Because he himself suffered when he was tempted, he is able to help those who are being tempted.
I love to discuss theology. I love to talk about doctrine and beliefs. Good thing – since that is my calling and career. I bet there aren’t too many who love these things.
One of the theological discussions I enjoy surrounds the thought of Jesus’ temptations. It is clear through Scripture that Jesus was temped. Today’s passage says – Because he himself suffered when he was tempted, he is able to help those who are being tempted.
That Jesus was tempted is not really in question. What seems to be in question is whether Jesus could or could not sin when tempted. Is a temptation a temptation if there is no possible way you could yield to the temptation and sin? That is a significant question.
Whether Jesus could sin or not is cloaked in His nature. Jesus’ nature as the second Adam – was different than our nature for sure. 1 Corinthians 15:45–49 – 45 So it is written: “The first man Adam became a living being”; the last Adam, a life-giving spirit. 46 The spiritual did not come first, but the natural, and after that the spiritual. 47 The first man was of the dust of the earth; the second man is of heaven. 48 As was the earthly man, so are those who are of the earth; and as is the heavenly man, so also are those who are of heaven. 49 And just as we have borne the image of the earthly man, so shall we bear the image of the heavenly man. Continue reading
For we do not have a high priest who is unable to sympathize with our weaknesses, but we have one who has been tempted in every way, just as we are — yet was without sin.
Theological debate or discussion can occur and has occurred on the smallest difference in interpretation. Passages like this one today for instance often bring to my mind the question of whether Jesus could have sinned but didn’t – or whether he could be tempted but never could have sinned. It is not a debate I intend to solve in a short devotional thought.
We’re told many times in the Bible that Jesus NEVER sinned. No student of the Bible that I know debates that truth. Here are some passages that support Jesus being sinless. John 8:29 – The one who sent me is with me; he has not left me alone, for I always do what pleases him. John 8:46 – Can any of you prove me guilty of sin? If I am telling the truth, why don’t you believe me? 2 Corinthians 5:21 – God made him who had no sin to be sin for us, so that in him we might become the righteousness of God. 1 John 3:5 – But you know that he appeared so that he might take away our sins. And in him is no sin. Hebrews 7:26 – Such a high priest meets our need — one who is holy, blameless, pure, set apart from sinners, exalted above the heavens. 1 Peter 2:22 – “He committed no sin, and no deceit was found in his mouth.”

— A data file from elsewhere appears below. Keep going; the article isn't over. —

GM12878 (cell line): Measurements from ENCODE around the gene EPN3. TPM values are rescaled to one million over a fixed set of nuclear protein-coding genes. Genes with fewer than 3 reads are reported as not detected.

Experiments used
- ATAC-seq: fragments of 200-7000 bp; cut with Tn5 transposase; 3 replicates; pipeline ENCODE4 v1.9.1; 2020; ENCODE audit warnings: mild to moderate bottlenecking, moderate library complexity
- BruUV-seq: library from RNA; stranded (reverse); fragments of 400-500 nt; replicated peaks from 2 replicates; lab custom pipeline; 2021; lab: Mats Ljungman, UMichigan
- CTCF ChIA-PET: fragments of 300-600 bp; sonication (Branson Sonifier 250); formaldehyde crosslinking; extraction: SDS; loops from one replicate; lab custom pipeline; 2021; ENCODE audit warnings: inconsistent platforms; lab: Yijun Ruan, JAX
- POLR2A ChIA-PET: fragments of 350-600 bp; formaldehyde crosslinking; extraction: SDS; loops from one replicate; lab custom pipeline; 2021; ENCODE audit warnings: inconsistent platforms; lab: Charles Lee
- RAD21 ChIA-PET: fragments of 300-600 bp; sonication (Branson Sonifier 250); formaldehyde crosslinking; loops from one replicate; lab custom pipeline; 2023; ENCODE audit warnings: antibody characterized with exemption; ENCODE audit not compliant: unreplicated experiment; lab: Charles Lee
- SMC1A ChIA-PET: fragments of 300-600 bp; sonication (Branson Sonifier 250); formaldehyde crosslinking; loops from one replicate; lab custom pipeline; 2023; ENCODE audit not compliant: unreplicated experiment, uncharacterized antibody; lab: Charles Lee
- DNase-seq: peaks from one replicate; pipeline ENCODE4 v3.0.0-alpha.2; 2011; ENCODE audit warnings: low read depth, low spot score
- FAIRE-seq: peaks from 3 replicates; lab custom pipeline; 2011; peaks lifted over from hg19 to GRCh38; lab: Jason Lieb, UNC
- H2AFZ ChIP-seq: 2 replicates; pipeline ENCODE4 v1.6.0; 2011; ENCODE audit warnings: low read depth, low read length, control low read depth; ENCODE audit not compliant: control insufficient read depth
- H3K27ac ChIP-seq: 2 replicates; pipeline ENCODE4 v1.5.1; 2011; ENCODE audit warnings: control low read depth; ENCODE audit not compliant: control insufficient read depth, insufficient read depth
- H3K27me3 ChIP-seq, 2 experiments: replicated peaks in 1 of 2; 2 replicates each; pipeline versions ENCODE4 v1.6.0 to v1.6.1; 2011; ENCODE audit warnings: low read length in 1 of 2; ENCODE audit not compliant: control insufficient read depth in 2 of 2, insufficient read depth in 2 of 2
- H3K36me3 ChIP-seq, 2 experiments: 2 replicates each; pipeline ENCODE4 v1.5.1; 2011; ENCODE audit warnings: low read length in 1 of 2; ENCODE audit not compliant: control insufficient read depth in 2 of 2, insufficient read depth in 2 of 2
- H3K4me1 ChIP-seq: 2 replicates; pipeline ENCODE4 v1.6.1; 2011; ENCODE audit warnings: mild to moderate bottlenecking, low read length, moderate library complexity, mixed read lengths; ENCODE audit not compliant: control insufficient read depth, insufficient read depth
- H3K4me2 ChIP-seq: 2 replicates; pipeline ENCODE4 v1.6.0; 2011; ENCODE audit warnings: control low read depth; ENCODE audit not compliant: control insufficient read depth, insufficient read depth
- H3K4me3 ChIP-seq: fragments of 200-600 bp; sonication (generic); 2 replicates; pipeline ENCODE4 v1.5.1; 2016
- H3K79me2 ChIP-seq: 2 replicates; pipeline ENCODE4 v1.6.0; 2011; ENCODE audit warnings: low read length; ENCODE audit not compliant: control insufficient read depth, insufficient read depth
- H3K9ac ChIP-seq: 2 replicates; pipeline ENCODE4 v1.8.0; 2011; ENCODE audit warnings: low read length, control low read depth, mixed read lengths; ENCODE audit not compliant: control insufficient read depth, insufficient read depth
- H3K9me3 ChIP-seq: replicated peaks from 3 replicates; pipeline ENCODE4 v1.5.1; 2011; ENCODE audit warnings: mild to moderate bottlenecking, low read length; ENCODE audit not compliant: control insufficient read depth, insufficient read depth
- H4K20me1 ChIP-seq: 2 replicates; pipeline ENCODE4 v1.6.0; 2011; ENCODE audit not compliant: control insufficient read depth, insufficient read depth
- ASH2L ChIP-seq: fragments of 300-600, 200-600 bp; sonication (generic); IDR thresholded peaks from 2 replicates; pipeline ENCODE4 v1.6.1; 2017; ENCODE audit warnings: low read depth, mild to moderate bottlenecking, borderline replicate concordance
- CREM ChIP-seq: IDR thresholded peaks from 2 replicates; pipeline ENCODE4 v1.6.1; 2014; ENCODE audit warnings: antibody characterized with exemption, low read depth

The question of whether He could sin or not often surrounds the idea that Jesus was fully human and fully divine. Did His divine nature overcome His human nature? In Scripture we see that His human side could experience pain – anguish – shed tears – and experience hunger among other human traits. Some also wrestle with the idea of Him being tempted. Can you be tempted if you could not yield? Some argue that in order to be tempted – one would need to be able to yield to the temptation. Some argue that the temptation or offer of sin is real whether you could or could not yield. You see the debate is not easily solved. Did Jesus need to surrender to the Father or was that automatic? Did He have dry tough times in His life like we experience as humans where He had to yield to the Father? And how could He sympathize with our weaknesses if He had never been challenged?
The one passage that gives me the most insight on this subject is when Jesus was tempted in the Garden. Read this with me. Mark 14:32-38 – 32 They went to a place called Gethsemane, and Jesus said to his disciples, “Sit here while I pray.” 33 He took Peter, James and John along with him, and he began to be deeply distressed and troubled. 34 “My soul is overwhelmed with sorrow to the point of death,” he said to them. “Stay here and keep watch.” 35 Going a little farther, he fell to the ground and prayed that if possible the hour might pass from him. 36 “Abba, Father,” he said, “everything is possible for you. Take this cup from me. Yet not what I will, but what you will.” 37 Then he returned to his disciples and found them sleeping. “Simon,” he said to Peter, “are you asleep? Could you not keep watch for one hour? 38 Watch and pray so that you will not fall into temptation. The spirit is willing, but the body is weak.”
I believe that Jesus’ human self didn’t want to go to the cross – to face the pain – the anguish. He was asking the Father for another way – an out even. He yielded His human will to the Father’s will – and didn’t sin – but I certainly believe He could have done so. Having said that – I don’t feel this is an essential doctrine – right or wrong depending on what side you take. For me – it makes Jesus’ example stronger if He could have sinned and didn’t rather than He didn’t because He couldn’t. Just saying!
Just something to think about today as you go on your way.
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